Those previous data when compared to the present results indicate that turkeys are less severely affected by the parasitism even with H. gallinarum alone, than were the pheasants. Besides, experimental inoculations with strains of this nematode obtained from chickens and administered to turkeys were not successful, at least on what concerns the small size of worm burdens recovered and the low fecundity of females (Lund et al. 1970). This suggests that also Brazilian strains of H. gallinarum are either physiologically well adapted to the turkey inducing milder lesions or that the parasite attrition is higher in this host, promoting the destruction of a large number of larval H. gallinarum worms. To reinforce this hypothesis, it was observed that the animal with major pathological alterations, harbored 41 worms, of which most were larvae, indicating a recent infection; also, the lesions seem not to be related to the size of the burden, since in one of the animals with 113 adult parasites, the lesions were less severe. In the light of these findings it is to be supposed that migrating larvae are responsible for the severity of the lesions in the acute phase and that further, the lesions naturally recede.
In despite of the inducement of rather mild lesions in turkeys infected with H. gallinarum alone, nematodes of this species are frequently associated to the presence of the protozoan Histomonas meleagridis, highly pathogenic to the avian hosts, and responsible for severe liver and cecal lesions; the protozoan is the cause of enterohepatitis or blackhead in turkeys. As widely known, eggs of H. gallinarum infected with throphozoites of H. meleagridis are the usual vectors for this protozoan (Springer et al. 1969, Lund & Chute 1973, Lund et al. 1975), in despite the fact that experimental attempts to infect turkeys with H. meleagridis in the absence of H. gal-linarum have succeed (Hu & McDougald 2003, Hu et al. 2004).
The present pathological findings related to the association of H. gallinarum with H. meleagridis were compared to data after Wilkins and Lee (1974, 1976). Results obtained here refer to cellular and topographic changes of the liver and cecum in turkeys infected with H. meleagridis, thus confirming those previous investigations with respect to the pattern of the hepatic and cecal infections determined by H. meleagridis in this bird. These are the first data on the infection and pathology of H. meleagridis in Brazilian turkeys.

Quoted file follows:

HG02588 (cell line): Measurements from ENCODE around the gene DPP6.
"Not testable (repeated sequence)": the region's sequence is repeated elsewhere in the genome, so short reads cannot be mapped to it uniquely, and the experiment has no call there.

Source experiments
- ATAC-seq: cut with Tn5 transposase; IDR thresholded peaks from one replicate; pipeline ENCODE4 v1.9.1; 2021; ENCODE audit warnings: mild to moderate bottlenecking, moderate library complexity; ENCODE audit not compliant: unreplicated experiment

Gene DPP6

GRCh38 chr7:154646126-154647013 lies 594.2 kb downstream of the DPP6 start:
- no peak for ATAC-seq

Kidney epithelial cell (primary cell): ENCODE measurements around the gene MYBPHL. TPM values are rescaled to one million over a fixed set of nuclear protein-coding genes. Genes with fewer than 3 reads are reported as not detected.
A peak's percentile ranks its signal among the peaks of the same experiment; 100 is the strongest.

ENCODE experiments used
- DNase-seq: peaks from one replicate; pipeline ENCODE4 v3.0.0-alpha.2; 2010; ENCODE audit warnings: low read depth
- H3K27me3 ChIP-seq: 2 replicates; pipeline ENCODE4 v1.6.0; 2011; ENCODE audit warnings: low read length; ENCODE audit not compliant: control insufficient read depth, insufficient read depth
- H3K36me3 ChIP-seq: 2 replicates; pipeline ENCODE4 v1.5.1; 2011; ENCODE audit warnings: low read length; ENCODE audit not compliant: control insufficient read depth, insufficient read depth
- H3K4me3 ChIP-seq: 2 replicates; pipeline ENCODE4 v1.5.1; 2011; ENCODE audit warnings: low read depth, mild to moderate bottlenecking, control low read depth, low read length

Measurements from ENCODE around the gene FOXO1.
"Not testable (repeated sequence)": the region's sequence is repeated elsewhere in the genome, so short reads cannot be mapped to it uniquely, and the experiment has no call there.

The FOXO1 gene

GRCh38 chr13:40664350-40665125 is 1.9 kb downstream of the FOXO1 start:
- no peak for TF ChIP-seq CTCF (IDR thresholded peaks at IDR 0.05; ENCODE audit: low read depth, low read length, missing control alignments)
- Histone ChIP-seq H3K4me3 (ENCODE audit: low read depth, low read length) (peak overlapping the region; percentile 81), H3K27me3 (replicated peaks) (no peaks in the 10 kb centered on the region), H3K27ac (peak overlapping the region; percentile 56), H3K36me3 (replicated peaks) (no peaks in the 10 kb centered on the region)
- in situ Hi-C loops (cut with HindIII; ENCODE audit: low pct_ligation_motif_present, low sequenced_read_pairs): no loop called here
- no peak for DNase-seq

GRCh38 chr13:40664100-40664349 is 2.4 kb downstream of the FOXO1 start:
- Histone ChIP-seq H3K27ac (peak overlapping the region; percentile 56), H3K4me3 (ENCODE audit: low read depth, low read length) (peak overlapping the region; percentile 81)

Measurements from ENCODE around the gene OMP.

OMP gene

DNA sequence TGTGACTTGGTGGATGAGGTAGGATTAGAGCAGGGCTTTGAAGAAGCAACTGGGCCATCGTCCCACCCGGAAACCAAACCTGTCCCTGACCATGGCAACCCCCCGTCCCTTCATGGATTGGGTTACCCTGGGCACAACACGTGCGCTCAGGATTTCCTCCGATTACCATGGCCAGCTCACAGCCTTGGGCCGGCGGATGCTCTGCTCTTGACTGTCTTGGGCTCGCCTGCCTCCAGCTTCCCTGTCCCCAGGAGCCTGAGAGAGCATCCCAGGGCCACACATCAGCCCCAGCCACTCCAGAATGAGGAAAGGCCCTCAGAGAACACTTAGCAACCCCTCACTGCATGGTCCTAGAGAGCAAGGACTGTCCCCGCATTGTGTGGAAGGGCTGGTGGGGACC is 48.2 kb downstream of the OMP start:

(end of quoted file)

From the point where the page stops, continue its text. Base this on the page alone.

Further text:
In the case of the digenetic trematode Paratanaisia bragai, the first Brazilian pathological findings associated to this species were reported by Santos (1934) and Barretto and Filho (1942), being the latter, coincidentally obtained on the basis of specimens parasitizing turkeys from a suburban area of Rio de Janeiro. Data on these early studies were related to gross and microscopic lesions that consisted mainly of enlargement of the kidneys and dilatation of the renal collecting ducts with thick walls, multi-stratified epithelium and cellular infiltrate. Comparative data on the intensity of infection and pathology of P. bragai in the kidneys of different hosts and their distribution were presented by Pinto et al. (2004).
More recently (Gomes et al. 2005) P. bragai was referred for the first time in the ring-necked pheasant, Phasianus colchicus L., 1758) from Brazil, together with pathological findings that consisted of absence of gross lesions and microscopic alterations very similar to those previously reported for other avian hosts (Pinto et al. 2004). Also in the ring-necked pheasants, the size of worm burdens was not related to the severity of the lesions.
In this study, the parasitism of turkeys with the renal P. bragai reproduces the general pattern previously observed in other avian hosts as referred by Pinto et al. (2004) and by Gomes et al. (2005), and as far as data are concerned, P. bragai has never been referred in turkeys from other countries.
To Mr Rodrigo Méxas and Mr Bruno Eschenazi from the Laboratório de Produção e Tratamento de Imagens, Instituto Oswaldo Cruz-Fiocruz, for technical support with the figures.